lean and hungry

Dchomi

Senior Member
French (Belgium)
Hi everybody,

I’m not sure I’ve correctly understood the meaning of the above in the following context (it takes place at Woodstock festival ’69):

“Alvin Lee of Ten Years After was a lean and hungry Brit whose guitar looked like it would tip him over.”

My try:
“Alvin Lee, membre du groupe Ten Years After était un britannique mince et affamé dont la guitare semblait prête à le faire tomber à la renverse.”

I'm wondering if “lean and hungry” is an idiom or if it simply means that even though he's always hungry and eats all the time he is thin. Could native English speakers help me, please?

Thank you in advance for your help!
 
  • orlando09

    Senior Member
    English (England)
    I agree it's from Shakespeare, and I think in the original context it is to be taken in a literal and a figurative sense - that Cassius is dissatisfied and hungry for power, but also literally that he is a thin man, as opposed to one who looks plump (with a suggestion of being prosperous and self-satisfied - and not a danger to Caesar).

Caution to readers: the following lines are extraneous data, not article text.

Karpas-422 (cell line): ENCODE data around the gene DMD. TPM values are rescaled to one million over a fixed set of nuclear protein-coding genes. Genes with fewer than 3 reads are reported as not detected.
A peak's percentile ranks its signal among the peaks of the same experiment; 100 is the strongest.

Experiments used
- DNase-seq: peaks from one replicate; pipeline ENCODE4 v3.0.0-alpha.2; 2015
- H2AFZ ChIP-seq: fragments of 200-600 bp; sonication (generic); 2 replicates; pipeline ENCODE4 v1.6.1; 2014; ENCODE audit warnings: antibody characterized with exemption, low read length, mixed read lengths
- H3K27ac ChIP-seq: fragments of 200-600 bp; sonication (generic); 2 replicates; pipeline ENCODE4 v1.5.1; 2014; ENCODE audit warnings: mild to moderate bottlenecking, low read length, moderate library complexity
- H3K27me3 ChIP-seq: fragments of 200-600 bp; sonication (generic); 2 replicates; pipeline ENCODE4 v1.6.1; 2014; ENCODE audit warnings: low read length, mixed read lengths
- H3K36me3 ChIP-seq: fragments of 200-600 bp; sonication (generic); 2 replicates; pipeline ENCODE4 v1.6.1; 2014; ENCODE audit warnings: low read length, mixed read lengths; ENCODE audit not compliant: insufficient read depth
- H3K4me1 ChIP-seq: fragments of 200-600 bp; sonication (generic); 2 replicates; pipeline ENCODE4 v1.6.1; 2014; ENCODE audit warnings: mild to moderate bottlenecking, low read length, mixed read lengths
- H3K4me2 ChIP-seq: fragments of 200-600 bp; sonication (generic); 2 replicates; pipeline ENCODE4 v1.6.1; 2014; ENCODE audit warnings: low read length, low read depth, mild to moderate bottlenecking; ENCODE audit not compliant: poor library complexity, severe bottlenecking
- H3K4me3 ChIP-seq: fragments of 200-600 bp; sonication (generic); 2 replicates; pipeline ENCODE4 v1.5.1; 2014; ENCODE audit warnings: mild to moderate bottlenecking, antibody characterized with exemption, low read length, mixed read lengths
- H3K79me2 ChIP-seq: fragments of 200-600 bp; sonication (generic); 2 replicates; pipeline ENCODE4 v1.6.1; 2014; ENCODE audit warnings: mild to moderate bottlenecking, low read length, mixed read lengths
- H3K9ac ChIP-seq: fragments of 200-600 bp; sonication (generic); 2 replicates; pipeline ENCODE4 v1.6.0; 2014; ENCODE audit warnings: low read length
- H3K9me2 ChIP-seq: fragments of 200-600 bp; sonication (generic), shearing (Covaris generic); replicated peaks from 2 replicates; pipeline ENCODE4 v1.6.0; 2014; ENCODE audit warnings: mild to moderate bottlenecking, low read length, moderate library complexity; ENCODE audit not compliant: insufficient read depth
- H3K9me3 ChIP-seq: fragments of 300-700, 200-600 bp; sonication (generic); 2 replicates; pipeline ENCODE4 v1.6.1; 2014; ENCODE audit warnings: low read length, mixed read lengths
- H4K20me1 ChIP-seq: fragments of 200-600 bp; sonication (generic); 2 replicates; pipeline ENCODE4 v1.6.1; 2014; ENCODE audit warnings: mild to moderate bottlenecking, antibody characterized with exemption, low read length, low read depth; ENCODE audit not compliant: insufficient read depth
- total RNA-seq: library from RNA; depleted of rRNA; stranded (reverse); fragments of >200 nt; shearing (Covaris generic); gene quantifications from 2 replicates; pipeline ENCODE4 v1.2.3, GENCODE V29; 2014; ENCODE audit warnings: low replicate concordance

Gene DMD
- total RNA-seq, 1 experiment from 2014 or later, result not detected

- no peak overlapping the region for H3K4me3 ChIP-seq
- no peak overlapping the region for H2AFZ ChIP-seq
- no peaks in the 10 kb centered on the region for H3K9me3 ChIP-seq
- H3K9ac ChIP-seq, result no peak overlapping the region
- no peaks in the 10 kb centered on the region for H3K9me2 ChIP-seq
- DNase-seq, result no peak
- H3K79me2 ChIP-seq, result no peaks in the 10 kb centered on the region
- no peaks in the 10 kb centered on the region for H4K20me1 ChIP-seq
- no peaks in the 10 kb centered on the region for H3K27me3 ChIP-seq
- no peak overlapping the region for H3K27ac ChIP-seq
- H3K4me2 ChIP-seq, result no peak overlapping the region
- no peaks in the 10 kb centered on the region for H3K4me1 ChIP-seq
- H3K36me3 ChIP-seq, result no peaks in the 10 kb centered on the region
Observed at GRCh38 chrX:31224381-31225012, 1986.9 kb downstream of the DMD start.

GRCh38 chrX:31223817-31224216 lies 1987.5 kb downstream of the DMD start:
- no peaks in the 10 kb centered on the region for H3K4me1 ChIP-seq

Here however it sounds like it is just being used to mean the guitarist is thin and weedy
     

    Dchomi

    Senior Member
    French (Belgium)
    Thank you for these explanations guys! :)

    In this case, do you think I should say "mince et affamé" or simply "mince", knowing that affamé is figurative?
    Thank you in advance!
     

    steviesouris

    Senior Member
    It's actually quite a popular idiom for someone new on the scene who really wants it. Like a young wolf.

    It isn't necessary to be physically lean. A small company can be "lean and hungry" when compared to its larger complacent competition. It's all about desire.

    The sentence, “Alvin Lee of Ten Years After was a lean and hungry Brit whose guitar looked like it would tip him over.” has a double meaning. Alvin was indeed skinny, but he also really wanted to make it.
     
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